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CIVIC CENTER

Government Intervention May Save the City's Heart

May 25, 1997|Kevin Starr | Kevin Starr, a contributing editor to Opinion, is State Librarian of California and a member of the faculty at USC. The latest volume of his history of California is "The Dream Endures, California Enters the 1940s" (Oxford University Press)

Within the immediate future, four different government authorities currently located in the Civic Center will be making five or more major relocation decisions. These decisions, in turn, will either accelerate the maturity of the Civic Center or significantly slow its progress.

On the federal level, the Immigration and Naturalization Service is looking for 400,000 square feet of office and reception space, and the U.S. District Court needs more room. On the state level, Caltrans is seeking a building in which to headquarter its transportation, management and operations center. The City of Los Angeles, meanwhile, seeks a replacement for Parker Center; and the Los Angeles Unified School District is looking for a permanent headquarters building.

Immigration, justice, transportation/mobility, public safety and education: The agencies in question represent the most vital and necessary of governmental forces. Should they decide to remain in the Civic Center, that district will be re-energized by the social, economic and architectural presence of employment-intense agencies connected to government. The locations selected by these five governmental agencies, moreover, could either make or break the Civic Center Master Plan.

Completed last fall by a team of architects and urban planners--Melendrez Associates, Johnson Fain Partners, RAW Architecture, Public Works Design, and Landmark Partners--the Los Angeles Civic Center Master Plan has conceptualized the Civic Center as a diamond-shaped zone centered on City Hall, with its farthest points no more than a 10-minute walk from each other. The diamond incorporates the Plaza and Olvera Street, where Los Angeles began; Bunker Hill, toward which the city expanded as early as the Spanish era; Japantown and the rest of the riverbed quarter, and the downtown centered on Main Street, the axis along which the city began to advance in the 1870s.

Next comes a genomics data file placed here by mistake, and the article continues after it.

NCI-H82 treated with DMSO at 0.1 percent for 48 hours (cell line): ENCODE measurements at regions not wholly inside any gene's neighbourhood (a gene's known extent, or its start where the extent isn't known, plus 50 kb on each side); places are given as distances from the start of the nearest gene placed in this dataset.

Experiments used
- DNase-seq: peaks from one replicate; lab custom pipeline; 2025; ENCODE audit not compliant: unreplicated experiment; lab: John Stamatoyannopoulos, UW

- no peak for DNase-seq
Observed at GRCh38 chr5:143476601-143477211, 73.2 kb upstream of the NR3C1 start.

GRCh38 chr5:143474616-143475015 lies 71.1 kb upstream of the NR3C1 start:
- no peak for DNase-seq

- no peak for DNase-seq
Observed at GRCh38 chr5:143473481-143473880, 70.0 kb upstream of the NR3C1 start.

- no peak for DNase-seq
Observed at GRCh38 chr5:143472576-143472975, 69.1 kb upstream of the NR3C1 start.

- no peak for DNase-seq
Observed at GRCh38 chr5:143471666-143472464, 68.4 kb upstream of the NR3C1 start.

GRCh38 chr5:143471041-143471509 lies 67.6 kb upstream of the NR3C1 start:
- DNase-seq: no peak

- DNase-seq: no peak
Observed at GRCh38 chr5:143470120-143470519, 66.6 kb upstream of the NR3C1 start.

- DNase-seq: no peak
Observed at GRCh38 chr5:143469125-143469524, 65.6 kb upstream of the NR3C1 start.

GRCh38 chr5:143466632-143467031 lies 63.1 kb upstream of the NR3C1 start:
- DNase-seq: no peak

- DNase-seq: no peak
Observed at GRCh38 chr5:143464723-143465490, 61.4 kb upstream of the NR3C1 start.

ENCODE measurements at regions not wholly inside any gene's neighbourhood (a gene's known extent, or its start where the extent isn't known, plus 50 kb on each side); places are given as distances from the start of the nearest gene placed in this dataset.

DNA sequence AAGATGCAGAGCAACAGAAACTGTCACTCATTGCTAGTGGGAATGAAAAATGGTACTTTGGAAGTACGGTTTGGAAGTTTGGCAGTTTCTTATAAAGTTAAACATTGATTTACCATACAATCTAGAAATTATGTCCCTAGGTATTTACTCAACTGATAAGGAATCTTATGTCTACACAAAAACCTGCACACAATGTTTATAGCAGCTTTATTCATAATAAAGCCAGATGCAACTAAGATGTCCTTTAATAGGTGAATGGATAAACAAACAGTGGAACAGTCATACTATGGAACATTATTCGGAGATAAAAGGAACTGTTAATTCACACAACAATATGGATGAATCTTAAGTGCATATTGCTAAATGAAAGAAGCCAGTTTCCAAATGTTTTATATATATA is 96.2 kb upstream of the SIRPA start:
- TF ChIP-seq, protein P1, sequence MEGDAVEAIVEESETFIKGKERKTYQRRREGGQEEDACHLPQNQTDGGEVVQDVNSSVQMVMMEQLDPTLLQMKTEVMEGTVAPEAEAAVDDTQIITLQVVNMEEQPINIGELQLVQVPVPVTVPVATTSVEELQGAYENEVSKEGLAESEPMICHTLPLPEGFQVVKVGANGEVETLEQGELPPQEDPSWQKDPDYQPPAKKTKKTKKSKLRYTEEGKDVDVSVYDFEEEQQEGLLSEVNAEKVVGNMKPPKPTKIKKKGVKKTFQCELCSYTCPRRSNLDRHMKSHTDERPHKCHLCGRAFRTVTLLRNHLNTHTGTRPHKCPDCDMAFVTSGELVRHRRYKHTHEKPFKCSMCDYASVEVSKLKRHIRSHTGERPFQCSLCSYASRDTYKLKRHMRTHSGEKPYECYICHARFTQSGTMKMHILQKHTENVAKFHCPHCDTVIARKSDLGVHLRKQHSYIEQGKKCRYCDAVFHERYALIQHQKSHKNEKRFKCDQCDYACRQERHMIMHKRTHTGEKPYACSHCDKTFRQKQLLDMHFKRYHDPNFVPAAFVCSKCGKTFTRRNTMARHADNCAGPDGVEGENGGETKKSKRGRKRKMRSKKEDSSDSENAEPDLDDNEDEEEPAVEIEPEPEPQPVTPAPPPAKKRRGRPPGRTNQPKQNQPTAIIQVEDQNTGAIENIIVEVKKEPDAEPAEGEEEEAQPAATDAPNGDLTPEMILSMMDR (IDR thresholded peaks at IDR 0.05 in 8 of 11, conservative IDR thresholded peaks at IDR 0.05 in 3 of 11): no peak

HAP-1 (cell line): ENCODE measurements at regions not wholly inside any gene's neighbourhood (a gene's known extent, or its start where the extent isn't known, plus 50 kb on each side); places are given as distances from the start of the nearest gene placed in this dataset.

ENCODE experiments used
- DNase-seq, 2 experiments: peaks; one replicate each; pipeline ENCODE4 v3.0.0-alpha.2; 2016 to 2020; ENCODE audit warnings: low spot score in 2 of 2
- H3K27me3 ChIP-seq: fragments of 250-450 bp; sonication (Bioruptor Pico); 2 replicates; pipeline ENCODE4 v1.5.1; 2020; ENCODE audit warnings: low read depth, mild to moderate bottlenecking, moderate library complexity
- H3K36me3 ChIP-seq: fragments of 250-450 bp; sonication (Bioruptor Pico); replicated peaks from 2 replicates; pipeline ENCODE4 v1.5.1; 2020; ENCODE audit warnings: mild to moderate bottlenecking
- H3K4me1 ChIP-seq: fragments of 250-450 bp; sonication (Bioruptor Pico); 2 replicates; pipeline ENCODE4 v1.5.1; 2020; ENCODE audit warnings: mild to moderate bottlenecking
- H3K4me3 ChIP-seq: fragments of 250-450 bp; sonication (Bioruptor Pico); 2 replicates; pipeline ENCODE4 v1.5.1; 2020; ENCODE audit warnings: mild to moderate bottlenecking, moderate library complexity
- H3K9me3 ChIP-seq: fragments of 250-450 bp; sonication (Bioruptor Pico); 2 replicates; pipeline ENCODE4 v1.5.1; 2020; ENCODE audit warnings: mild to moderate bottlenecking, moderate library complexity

The Civic Center Master Plan, in short, shows that the historic core of Los Angeles remains intact and vital with possibilities.

The naysayers, of course, contend that Los Angeles has no central place and, moreover, needs none. But why, one asks, are some 40 projects, totaling an estimated $3 billion in cost--among them, the renovation of City Hall, the construction of Our Lady of Angels Cathedral, the quickening back to life of the Disney Hall project, the construction of a Japanese-American National Museum, the expansion of the Museum of Contemporary Art, the construction of the Coburn School of Performing Arts, and the renovation of the original Broadway Department Store by the state of California--currently being contemplated, in the design phase or under construction?

These projects represent an exhilarating synergy between the public and the private sectors. Civic Center Los Angeles might well be, as many claim, the second-largest governmental concentration outside of Washington, but it is not the exclusive province of governmental buildings and enterprises. It combines, rather, the active life of the public, private and philanthropic/cultural sectors.

Yet, large-scale governmental enterprises are necessary to anchor the Civic Center's economy, which is why the impending decisions of the five government agencies are so crucial.

It is no accident, moreover, that some members of the intergovernmental Civic Center Authority are outspoken boosters of the Civic Center. These elected officials, among them Rita Walters, Gloria Molina, Lucille Roybal-Allard and Louis Caldera, correctly sense the white-flight argument implicit in so much of the anti-Civic Center rhetoric. In one sense, they are resisting the political mode du jour that panders to a separatist hegemony (35 planning districts in the city, 88 cities in the metropolitan region). As important as these local entities are, they cannot support agencies and institutions--an airport, a port, an opera, a symphony, a regional transportation plan, a public library research collection, museums, sports stadia, a cathedral--the entire region needs for its social, economic and cultural vitality.

The Civic Center as an ideal moderates the urge toward Balkanization, which is among the supreme temptations of our post-modernist era. How ironic, then, that it should be our minority elected officials who most clearly see the need for continuing symbols of civic unity, while so many others have lost faith in the healing center and the common ground.

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